1GAM: Tactical Space Release

Woohoo! First game is done! Download it here:

Tactical Space Release, 5.8 MB 7z

Yes, I shrunk the size from last time by deleting a bunch of textures I wasn’t using. Here are a few screenshots from this latest version to entice you to download it:

TacticalSpace_Release_SS1
Title Screen
TacticalSpace_Release_SS2
Press F1 and F2 for debug info.
TacticalSpace_Release_SS3
Winning!
TacticalSpace_Release_SS4
Level 3 (the last)

 

I’m mostly happy with how it turned out. I still like the concept, but the mechanics need a lot of tuning to be more fun. Mostly it consists of: shoot randomly and… watch the puzzle solve itself. It’s interesting from a programming and conceptual point of view, but I think much less fun for the gamer. It’s also not nearly as tactical as I was hoping. When the planets don’t move, it’s incredibly easy. When they do move, they move so fast that getting hits through is random and it becomes extremely difficult aside from spraying the field. If ammo were limited, this would be incredibly frustrating. With unlimited ammo, being tactical is pointless when you can just spray and pray.

I once read that when making games, there are three types of fun:

  1. Fun for the gamer.
  2. Fun for the programmer.
  3. Fun for the computer.

I feel like Tactical Space falls too much into buckets 2 and 3, and not enough of bucket 1. Lesson learned for next time!

Additional lessons learned:

  1. I need a tool to start handling my sprite sheets. The Milkshake editor doesn’t cut it when sprite sheets are changing with assets. Assets I don’t end up using that I want to remove are a bit of a pain. I was able to do it easily manually this time, but only because this is a very small project. I’m going to try to integrate TexturePacker into my process.
  2. IrfanView is a cool concept but handles PNG transparency like the ’90’s. Disappointed.
  3. With many bullets on the screen, performance comes to a crawl. I think because Farseer Physics is way overkill for this game (radius distance collision would have been perfect) and because I think I’m supposed to scale the world to non-real-size (0.1 maybe) and I’m not currently doing that. I may even switch over to polygon collision soon.
  4. I need a re-useable library of my common stuff. I’ve now made so many quick hack games that I’m starting to see what’s reusable across games.

I don’t currently have the source uploaded anywhere but am willing to get it posted (or emailed) if people want it.

Until next time!

(Tech notes: written in .NET 4, XNA, Visual Studio 2012, IceCream engine, Indie Graphics Builder sprites.)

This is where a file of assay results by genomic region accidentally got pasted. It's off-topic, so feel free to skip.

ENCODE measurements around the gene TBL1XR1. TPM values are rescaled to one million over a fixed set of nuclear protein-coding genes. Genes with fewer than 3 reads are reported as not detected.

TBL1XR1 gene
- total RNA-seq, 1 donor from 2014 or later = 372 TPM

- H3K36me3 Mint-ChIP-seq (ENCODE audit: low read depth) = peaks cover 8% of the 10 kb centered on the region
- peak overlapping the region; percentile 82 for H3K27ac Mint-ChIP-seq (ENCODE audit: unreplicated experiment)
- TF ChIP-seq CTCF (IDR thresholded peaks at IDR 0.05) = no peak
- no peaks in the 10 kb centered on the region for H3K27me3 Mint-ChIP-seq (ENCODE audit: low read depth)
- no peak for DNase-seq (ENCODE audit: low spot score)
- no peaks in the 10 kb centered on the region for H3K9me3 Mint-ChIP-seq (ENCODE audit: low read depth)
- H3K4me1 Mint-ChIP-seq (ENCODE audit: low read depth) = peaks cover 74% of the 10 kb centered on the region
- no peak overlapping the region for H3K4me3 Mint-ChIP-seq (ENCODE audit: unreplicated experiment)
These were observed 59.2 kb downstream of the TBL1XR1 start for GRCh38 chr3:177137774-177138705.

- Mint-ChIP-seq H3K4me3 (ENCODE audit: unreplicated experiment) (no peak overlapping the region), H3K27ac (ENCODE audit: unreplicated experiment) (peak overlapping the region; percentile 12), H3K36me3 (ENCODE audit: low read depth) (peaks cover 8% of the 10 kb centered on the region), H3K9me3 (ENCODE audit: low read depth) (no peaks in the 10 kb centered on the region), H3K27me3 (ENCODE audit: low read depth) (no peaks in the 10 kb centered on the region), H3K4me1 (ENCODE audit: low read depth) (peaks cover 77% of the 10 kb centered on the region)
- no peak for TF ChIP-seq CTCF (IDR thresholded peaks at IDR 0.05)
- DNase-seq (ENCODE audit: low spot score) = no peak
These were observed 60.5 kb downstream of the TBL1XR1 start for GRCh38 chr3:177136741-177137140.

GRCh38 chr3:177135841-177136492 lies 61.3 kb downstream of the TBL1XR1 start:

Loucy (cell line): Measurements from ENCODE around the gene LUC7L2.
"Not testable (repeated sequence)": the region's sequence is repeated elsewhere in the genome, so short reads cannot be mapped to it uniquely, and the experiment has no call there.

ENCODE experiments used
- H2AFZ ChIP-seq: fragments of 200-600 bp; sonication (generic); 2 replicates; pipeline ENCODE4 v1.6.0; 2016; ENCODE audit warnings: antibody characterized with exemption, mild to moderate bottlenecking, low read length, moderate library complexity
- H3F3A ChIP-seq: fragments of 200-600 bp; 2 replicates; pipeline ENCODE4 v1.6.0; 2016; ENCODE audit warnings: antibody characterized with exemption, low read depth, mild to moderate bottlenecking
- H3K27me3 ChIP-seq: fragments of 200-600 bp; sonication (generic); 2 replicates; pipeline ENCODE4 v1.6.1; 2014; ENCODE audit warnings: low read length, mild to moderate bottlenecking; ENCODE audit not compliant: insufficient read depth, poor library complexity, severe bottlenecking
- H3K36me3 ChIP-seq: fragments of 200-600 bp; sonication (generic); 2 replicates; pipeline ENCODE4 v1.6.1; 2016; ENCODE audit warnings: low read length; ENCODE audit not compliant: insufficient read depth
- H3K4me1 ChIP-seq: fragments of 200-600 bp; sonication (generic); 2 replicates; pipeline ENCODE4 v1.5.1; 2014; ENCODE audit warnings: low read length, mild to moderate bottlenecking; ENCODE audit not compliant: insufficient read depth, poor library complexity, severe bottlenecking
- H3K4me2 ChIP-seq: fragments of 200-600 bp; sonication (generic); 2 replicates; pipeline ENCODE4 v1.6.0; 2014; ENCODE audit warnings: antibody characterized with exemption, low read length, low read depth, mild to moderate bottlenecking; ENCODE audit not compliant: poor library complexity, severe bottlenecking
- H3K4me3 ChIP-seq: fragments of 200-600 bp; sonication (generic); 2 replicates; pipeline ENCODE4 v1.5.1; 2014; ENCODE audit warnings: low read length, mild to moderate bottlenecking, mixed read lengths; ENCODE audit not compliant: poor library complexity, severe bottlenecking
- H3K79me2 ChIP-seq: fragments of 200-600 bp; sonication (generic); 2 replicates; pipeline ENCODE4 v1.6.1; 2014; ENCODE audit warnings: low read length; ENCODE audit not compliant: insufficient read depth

4 thoughts on “1GAM: Tactical Space Release”

  1. I found out about icecream a few days ago when a read your article on codeproject. So I played the space game and couldn’t help but make the sounds in my head and feel bad for the other planets. Also, I was curious to see what you would release this month, but I just now discovered it was two years ago :p

    1. Hah, doh! Yeah, I’m currently in the process of learning Unity and trying to get back into a pattern like 1GAM. Thanks for the comment!!

      1. I never tried unity before. Do you think today it is worth it rather than xna/icecream? I really liked icecream for it’s component based development, but i’m still a bit lost on it.. particularly for the composite entity thing which I can’t make it do what I want

        1. I went away from XNA because it’s no longer supported by Microsoft. MonoGame is basically carrying that torch now, though they are doing a good job of it! Several major releases have come from it. But it makes me very nervous to build something that relies on free labor.

          I decided to go with Unity because it is so incredibly popular. They have a giant asset store for saving myself from frequently reinventing the wheel, and searching the internet for issues always finds answers. Further, it’s under active development with paid developers, so it is going to continue to grow and get better over time. Using C# also provides a clear transition path for me with my C# knowledge. It’s not perfect, but it’s the best I’ve found.

          [On a side note, Unity uses the component development model as well.]

          All of those reasons culminated in me making the switch. As much as I love XNA and some of the code and tools I have for it, I didn’t think it was a good investment of my time going forward. Plus, Udemy has a great course on learning Unity for games that is frequently on sale for $10. I recommend it! https://www.udemy.com/unitycourse/

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